Intention and voluntary causation are sketchy ideasThe issue of free or voluntary action is being skated over here. Just what do we mean by voluntary? That's perhaps just what we're exploring.
"Sense of agency"... this is a subjective sense, but we ascribe such a sense to others with very questionable basis. "You did that on purpose!" says the 3 yr old. "No it was an accident!" says the 5 yr old brother.
There are more unintended consequences of our intentions as enacted than there are intended. I kicked the rock, but did I freely and voluntarily start the landslide that killed thousands? If I can plausibly deny understanding of complex causation then I can free myself of all blame. The reason this enters into questions of free will is it circumscribes the meaning of "free". It's only free in the scope of our awareness of available options and within those options themselves we have very limited downstream scope.
Causation, agency, free will, all tied up together.
"Orders" of desire is not a good model"The craving for a cupcake is a first-order desire." First-order is not well defined or definable here... it wouldn't be important except that this desire is contrasted with "second order desires", which suggest having desires about the disposition of our own desires. Contrary to what the post suggests, I would assert that there's no clear hierarchy of "orders" in this regard, esp. as experienced at the conscious level. For example, compliance with social norms are often presented to the consciousness as more fundamental and immovable than basic animal desires like hunger and thirst. So which is actually "first order"? I think it's misleading to suggest that there is such a hierarchy.
Another way of debunking "hierarchy of order": the desire for a cupcake is a derived desire related to learned associations about cupcakes and sensual results that come from eating one. It's easy to identify an even lower order desire, i.e. for caloric intake or sensual pleasure. Consider a nasty fake cupcake I make which tastes like ear wax mixed with mud. You see it, you want it, you act on the desire, you discover that your desire remains unfulfilled. The point here is that no desire is "first order", fundamentally primal, when we're at the level of conscious deliberation. All desires which make it that high in the brain's processing engine are many many steps away from the primal or sensual, and they are colored with a myriad of nuances, extenuations, conventions, and context coming from past experience, social pressures, etc. etc.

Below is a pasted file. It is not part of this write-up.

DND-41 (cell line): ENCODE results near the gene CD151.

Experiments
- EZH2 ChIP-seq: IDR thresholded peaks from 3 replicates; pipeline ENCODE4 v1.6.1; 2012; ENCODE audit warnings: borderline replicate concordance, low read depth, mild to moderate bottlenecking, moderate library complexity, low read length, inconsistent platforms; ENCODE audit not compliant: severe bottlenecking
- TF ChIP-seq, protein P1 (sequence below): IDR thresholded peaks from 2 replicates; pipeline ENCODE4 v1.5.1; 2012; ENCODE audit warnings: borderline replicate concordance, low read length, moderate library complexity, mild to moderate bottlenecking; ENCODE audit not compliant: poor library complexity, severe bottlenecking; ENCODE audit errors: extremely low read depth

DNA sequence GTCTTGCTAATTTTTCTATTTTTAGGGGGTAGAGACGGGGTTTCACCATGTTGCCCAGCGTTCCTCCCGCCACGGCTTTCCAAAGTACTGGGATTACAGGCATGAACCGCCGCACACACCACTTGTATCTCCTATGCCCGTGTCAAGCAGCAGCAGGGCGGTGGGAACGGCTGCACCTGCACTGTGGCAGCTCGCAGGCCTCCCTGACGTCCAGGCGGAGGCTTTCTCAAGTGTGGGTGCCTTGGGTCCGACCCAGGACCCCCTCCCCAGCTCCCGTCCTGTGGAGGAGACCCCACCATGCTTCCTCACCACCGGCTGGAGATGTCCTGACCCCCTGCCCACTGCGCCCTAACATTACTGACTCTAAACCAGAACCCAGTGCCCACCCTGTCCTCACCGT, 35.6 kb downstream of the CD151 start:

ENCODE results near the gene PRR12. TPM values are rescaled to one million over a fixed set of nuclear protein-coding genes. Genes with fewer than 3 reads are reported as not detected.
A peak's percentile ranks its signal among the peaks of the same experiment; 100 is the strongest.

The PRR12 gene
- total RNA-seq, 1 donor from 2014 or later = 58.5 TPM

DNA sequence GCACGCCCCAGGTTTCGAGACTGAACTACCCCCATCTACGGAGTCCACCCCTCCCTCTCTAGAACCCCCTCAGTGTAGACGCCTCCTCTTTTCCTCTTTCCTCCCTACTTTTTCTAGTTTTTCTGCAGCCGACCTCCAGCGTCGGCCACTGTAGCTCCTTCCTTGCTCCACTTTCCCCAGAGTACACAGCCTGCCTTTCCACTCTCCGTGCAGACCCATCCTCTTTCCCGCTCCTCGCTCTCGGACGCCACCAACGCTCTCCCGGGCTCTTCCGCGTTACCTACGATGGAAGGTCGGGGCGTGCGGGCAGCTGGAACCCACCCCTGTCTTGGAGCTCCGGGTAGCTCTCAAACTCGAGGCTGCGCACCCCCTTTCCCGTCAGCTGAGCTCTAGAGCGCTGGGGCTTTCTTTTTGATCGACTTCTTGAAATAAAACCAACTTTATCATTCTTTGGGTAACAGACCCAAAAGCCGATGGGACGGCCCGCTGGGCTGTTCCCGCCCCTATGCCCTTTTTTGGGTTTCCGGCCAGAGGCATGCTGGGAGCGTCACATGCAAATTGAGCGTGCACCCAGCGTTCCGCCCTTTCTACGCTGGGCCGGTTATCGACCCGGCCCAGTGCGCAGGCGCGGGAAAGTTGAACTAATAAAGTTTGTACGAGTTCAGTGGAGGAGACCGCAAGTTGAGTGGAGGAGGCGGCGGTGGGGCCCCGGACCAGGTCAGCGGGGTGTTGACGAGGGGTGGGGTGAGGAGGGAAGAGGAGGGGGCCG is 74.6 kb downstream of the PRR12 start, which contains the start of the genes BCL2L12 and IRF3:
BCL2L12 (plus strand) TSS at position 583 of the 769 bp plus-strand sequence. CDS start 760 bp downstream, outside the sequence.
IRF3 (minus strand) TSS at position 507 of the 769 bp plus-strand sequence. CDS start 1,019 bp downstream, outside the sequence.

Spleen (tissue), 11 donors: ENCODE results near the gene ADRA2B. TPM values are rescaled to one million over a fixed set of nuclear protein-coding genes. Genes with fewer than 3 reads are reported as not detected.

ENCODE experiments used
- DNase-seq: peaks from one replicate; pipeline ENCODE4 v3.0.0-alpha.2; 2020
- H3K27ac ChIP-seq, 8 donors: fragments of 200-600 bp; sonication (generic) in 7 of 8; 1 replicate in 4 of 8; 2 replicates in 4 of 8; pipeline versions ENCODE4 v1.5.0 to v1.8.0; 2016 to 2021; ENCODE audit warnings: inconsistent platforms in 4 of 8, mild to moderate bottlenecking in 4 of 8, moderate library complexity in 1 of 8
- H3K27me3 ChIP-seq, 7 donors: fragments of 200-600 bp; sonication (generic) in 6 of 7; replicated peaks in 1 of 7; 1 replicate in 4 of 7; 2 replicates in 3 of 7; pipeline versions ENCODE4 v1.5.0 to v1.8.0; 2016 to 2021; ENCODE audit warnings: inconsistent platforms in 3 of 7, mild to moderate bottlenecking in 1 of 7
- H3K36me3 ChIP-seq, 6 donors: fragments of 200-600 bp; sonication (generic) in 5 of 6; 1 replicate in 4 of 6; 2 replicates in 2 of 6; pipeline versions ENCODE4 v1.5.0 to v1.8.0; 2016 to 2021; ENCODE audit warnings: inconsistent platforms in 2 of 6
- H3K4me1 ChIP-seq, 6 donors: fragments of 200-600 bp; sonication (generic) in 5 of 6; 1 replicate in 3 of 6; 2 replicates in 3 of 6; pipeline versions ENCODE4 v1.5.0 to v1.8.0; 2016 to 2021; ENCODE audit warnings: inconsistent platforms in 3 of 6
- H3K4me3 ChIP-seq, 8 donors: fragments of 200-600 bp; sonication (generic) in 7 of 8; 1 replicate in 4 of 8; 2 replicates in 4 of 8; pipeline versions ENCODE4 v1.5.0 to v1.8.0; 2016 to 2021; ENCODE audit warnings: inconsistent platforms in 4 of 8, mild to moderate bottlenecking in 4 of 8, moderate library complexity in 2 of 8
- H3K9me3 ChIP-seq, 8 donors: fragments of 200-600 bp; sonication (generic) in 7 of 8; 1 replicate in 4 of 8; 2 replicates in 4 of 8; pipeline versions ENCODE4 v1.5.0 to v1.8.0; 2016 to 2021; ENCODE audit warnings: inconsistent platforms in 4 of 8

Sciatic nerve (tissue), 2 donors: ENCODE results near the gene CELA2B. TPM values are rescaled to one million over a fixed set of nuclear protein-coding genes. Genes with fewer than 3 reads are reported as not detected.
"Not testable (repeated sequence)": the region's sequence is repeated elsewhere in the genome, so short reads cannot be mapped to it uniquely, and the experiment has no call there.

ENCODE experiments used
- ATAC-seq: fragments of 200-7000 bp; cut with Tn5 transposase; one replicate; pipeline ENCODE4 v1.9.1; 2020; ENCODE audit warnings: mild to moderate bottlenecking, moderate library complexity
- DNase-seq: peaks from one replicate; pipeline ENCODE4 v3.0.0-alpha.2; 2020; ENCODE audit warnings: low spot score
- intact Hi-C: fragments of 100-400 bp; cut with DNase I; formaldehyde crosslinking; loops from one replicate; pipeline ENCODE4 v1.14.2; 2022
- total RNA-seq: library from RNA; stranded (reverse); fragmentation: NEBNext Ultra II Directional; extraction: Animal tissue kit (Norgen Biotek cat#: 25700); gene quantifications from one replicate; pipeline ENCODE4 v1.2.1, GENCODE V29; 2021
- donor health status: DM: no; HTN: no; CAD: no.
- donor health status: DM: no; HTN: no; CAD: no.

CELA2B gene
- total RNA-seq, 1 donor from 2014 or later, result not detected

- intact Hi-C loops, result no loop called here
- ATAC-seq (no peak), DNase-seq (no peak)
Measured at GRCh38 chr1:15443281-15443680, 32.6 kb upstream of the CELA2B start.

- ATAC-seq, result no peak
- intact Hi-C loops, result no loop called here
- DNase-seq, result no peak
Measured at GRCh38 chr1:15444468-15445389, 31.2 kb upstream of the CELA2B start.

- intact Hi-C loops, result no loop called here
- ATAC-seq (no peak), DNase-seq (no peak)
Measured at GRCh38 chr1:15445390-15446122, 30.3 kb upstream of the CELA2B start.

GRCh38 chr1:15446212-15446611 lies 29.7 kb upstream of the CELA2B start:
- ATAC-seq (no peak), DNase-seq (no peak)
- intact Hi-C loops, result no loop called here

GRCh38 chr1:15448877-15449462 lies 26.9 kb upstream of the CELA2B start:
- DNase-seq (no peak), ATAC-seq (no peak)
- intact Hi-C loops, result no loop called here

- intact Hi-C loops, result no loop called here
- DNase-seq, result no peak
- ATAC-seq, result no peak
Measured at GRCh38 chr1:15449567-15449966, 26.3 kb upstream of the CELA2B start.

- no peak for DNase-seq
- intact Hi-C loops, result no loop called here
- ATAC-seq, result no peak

"Most of our desires are first-order." Whence this assertion? I find it unsupportable almost to the point of being absurd. If I choose sensual satiation as the definition of "first order", then there might be only 5 such desires. Or as I've done in another post, if we identify a manageable set of common sources for human desire, we could again have only very few worth caring about. Again, my point is mostly that these "orders" asserted in the post are ill founded.
I can use simple grounds to suggest that there are far more higher-order desires, especially if they are defined as options for sequencing or overriding first-order desires. By that view, the set of all sequences (with denials included) would be the second-order domain, and it would obviously have far more elements than the first order domain. In fact, even using the posts own train of thought we can readily recognize that "higher order desires" are really just made of "relations among lower order desires". And of course the number of relations increases geometrically with the number of nodes in the network no matter where in the ladder of orders you might choose to look.
"Second-order thinking [...] is uniquely human." I doubt it strongly. Second-order thinking just means making choices with more than one option in the realm of possible actions. I think most animals process their world at that level.
Self-control of desire: Not necessarily "free will"I think there's some value in the observation: "Freedom of the will consists in being able to make second-order volitions effective; that is, to have the second-order volition actually govern the first-order volition such that the preferred first-order desire is what results in action." In other words, the ability to decide among conflicting desires first implies second order thinking and second sets up the possibility for free will, limited only by whether those decisions from the second order can be effected. But I would say this better describes "self-discipline" than "free will". The paragraphs that follow in the post are all even more strongly about socially-derived self-discipline than about free will at all. That is, they are really addressing how an individual reduces the freedom of his own will for social reasons.
It's also notable that a description like this (perhaps like any) for free will leaves it strictly subjective. A person can himself feel he possesses free will based on whether he feels he overrode some other desires, but there can be no test for that outside himself since the other desires in play are as private as the decision making process.